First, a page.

There is data to suggest that this scenario is quite common; kids who come to a community hospital are more likely to get a splenectomy versus a kid who goes to a free standing pediatric hospital with pediatric trauma teams. And that makes sense. Specialized pediatric trauma units have a full contingent of doctors to watch these kids like hawks. I'm ok with that. I did the right thing, I'm sure. You have to practice safe surgery and the safest course is going to be different depending as much on where you practice as how you do it.

Friday, January 18, 2008

Sir, I need to place a finger in your anus

A lot of hoopla regarding the construction worker from Brooklyn who is suing the trauma unit who performed an "unauthorized" rectal exam during his initial evaluation. I hate to be a "doctor apologist" but when you find yourself being rolled into a Trauma Bay, your "inalienable rights of man" are temporarily suspended. I'm sorry, but that's just the way it is. The approach to trauma resuscitation is completely protocol driven. Everyone gets essentially the same work-up every time, all the time, in every level I trauma unit across America. The reason is, evidence suggests outcomes and 30 day survival numbers to be superior in centers that employ an algorithmic, protocol based approach. First you do ABC's. Then mental status exam/glasgow coma score, then a brief history, and finally a complete head to toe, back and front physical exam. So many of these patients roll in with severe head injuries or compromised by drugs/alcohol on board that you can't trust anything they say, initially. You can't afford to. Removing a c-collar too early, or skipping a rectal exam can be disastrous. The Brooklyn guy supposedly fell and sustained a head injury at the construction site. What if they found blood at the anal verge? Is it just hemorrhoids? Or maybe a shard of lumber that lacerated his rectum as he fell back unconscious? You don't know, but your interest is piqued and further work-up is warranted.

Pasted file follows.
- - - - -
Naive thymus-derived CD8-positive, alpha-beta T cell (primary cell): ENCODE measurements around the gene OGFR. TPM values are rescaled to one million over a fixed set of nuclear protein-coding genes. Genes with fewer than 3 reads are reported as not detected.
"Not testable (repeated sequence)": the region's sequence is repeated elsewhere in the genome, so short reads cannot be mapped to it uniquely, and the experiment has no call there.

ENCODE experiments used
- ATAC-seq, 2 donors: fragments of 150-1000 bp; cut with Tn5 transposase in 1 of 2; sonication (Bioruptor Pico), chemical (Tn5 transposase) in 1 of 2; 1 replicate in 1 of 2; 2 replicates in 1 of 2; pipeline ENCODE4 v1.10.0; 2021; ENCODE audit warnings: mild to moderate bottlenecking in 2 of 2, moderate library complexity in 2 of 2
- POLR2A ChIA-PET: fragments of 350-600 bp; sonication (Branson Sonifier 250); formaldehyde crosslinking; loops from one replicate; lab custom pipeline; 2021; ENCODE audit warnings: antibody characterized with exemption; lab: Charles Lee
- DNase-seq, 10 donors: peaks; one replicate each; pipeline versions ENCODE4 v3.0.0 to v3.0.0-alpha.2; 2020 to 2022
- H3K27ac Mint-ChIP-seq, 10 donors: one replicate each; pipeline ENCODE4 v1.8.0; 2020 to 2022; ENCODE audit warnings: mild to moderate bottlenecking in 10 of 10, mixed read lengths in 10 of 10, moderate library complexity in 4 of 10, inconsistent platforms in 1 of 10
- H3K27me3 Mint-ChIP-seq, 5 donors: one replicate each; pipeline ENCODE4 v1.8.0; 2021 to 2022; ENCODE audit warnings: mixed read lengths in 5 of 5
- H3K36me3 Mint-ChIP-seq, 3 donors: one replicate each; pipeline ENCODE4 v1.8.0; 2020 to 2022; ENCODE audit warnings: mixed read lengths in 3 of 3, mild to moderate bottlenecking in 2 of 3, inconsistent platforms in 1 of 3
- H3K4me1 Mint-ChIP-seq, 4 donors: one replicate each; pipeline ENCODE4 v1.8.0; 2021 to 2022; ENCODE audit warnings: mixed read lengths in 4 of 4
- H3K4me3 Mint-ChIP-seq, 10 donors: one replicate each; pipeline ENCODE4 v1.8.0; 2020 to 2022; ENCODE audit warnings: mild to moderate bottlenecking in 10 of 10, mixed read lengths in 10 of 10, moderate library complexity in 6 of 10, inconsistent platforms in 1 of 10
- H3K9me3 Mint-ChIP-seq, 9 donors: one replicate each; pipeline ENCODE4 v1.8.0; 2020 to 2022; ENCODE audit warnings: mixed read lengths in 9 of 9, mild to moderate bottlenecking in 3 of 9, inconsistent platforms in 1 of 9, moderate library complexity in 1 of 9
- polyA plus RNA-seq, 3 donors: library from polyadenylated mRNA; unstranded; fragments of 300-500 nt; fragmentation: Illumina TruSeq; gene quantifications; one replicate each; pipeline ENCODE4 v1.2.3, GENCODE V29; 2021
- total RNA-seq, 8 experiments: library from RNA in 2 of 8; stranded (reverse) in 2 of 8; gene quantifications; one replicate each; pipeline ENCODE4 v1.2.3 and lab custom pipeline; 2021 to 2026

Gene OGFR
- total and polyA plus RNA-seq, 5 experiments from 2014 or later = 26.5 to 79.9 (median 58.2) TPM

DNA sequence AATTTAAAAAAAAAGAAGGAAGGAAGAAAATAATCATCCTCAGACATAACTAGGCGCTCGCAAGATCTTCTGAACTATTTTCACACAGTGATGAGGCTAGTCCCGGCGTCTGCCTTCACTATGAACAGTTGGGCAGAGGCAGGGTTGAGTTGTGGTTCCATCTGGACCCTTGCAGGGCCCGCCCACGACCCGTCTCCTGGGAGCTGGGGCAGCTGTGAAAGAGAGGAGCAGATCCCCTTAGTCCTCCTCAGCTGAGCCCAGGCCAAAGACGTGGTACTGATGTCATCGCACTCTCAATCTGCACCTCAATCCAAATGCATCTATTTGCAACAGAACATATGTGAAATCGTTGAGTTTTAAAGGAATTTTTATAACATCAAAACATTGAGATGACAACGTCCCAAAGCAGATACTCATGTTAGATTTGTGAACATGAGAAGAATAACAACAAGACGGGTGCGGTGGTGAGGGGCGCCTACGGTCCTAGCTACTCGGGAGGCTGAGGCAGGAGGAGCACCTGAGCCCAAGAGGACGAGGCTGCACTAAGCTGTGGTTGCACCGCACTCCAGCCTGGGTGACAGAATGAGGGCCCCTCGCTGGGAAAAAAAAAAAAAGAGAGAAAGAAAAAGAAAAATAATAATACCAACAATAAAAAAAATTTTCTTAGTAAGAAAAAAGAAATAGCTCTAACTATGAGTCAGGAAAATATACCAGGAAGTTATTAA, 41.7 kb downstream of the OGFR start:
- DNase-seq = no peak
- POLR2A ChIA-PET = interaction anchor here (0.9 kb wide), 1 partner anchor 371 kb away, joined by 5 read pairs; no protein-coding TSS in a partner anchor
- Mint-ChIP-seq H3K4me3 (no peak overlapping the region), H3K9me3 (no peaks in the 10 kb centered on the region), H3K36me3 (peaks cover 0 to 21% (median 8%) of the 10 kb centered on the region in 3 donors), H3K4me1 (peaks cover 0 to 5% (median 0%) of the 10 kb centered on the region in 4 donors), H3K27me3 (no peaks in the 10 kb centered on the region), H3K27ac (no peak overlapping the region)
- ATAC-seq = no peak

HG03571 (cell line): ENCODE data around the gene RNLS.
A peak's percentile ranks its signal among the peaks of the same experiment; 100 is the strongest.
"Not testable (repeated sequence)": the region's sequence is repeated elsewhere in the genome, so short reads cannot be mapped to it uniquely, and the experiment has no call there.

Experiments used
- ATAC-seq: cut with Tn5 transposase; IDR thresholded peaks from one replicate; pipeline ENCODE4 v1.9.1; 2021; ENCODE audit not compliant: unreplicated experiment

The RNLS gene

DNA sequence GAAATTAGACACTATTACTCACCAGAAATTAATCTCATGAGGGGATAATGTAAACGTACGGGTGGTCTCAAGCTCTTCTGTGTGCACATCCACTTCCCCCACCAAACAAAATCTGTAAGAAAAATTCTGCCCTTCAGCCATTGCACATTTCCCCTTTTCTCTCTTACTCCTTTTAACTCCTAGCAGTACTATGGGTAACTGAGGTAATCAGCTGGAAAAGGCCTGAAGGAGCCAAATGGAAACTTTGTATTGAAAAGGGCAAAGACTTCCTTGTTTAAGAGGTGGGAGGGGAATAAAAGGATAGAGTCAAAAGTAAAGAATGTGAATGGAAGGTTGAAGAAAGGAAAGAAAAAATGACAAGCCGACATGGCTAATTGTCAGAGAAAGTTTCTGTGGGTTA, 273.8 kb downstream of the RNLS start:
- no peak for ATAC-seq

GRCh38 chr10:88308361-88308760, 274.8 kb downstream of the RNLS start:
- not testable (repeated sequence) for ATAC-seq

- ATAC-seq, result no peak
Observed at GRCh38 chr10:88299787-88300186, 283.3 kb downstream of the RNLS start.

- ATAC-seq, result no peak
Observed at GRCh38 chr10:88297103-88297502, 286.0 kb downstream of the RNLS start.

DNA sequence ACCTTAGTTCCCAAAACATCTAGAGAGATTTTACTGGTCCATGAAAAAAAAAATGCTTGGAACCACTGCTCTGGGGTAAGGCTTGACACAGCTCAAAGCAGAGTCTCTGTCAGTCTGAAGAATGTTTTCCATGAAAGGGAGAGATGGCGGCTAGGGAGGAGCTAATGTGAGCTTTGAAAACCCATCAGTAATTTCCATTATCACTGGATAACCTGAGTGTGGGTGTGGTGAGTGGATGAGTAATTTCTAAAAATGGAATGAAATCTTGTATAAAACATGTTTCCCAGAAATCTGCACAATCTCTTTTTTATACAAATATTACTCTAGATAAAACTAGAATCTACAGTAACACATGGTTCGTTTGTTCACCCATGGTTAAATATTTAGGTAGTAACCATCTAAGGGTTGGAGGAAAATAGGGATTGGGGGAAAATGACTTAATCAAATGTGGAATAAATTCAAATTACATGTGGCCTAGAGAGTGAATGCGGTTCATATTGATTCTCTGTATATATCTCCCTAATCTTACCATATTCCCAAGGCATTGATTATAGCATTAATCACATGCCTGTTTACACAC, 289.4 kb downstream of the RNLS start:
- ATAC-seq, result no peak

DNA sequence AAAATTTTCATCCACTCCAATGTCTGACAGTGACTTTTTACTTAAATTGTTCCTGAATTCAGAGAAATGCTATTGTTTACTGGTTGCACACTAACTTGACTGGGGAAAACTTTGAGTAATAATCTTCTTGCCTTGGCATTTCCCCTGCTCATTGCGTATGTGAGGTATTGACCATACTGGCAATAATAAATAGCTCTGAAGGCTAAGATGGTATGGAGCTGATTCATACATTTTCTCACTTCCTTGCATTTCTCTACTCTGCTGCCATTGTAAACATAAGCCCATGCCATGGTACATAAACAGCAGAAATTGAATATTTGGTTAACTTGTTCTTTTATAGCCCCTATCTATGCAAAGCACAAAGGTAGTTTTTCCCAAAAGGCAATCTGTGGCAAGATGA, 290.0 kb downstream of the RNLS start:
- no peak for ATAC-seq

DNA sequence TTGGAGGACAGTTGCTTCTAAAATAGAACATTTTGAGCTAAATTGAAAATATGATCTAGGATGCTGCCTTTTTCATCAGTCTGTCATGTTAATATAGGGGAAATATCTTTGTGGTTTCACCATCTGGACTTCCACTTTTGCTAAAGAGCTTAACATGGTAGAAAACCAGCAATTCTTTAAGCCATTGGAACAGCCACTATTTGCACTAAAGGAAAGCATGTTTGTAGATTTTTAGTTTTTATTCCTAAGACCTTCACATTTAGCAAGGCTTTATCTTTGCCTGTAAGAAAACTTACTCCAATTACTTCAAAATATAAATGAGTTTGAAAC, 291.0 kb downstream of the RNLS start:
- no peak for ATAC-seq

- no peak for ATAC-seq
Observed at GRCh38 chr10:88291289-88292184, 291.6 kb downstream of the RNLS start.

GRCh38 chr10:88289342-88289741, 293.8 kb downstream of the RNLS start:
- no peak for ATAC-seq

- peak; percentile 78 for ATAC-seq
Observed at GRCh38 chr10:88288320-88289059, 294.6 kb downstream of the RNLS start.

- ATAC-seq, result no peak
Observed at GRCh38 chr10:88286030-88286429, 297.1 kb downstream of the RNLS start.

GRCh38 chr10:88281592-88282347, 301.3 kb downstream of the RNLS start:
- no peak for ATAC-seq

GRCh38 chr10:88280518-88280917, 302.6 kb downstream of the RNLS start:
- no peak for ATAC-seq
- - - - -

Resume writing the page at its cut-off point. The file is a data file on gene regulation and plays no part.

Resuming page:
The problem in this area is one of proper triage. If I walk into my PCP's office and decline a rectal exam, it would certainly be assault if I were held down and forcibly rectalized. Trauma is a different animal. It's like when you were a little kid and had to be cajoled and bossed around by your parents. You didn't have a choice in brushing your teeth because it was "good for you." Same thing in trauma. The cost of missed traumatic injury far outweighs the momentary loss of dignity of having somebody put a finger in your anus for 1.5 seconds. Obviously this guy probably didn't need to be sent to trauma bay; he sounded completely alert and oriented and without obvious physical injury. But that's where he ended up. And we're much safer, in the long run, knowing that the guy got his inevitable rectal exam.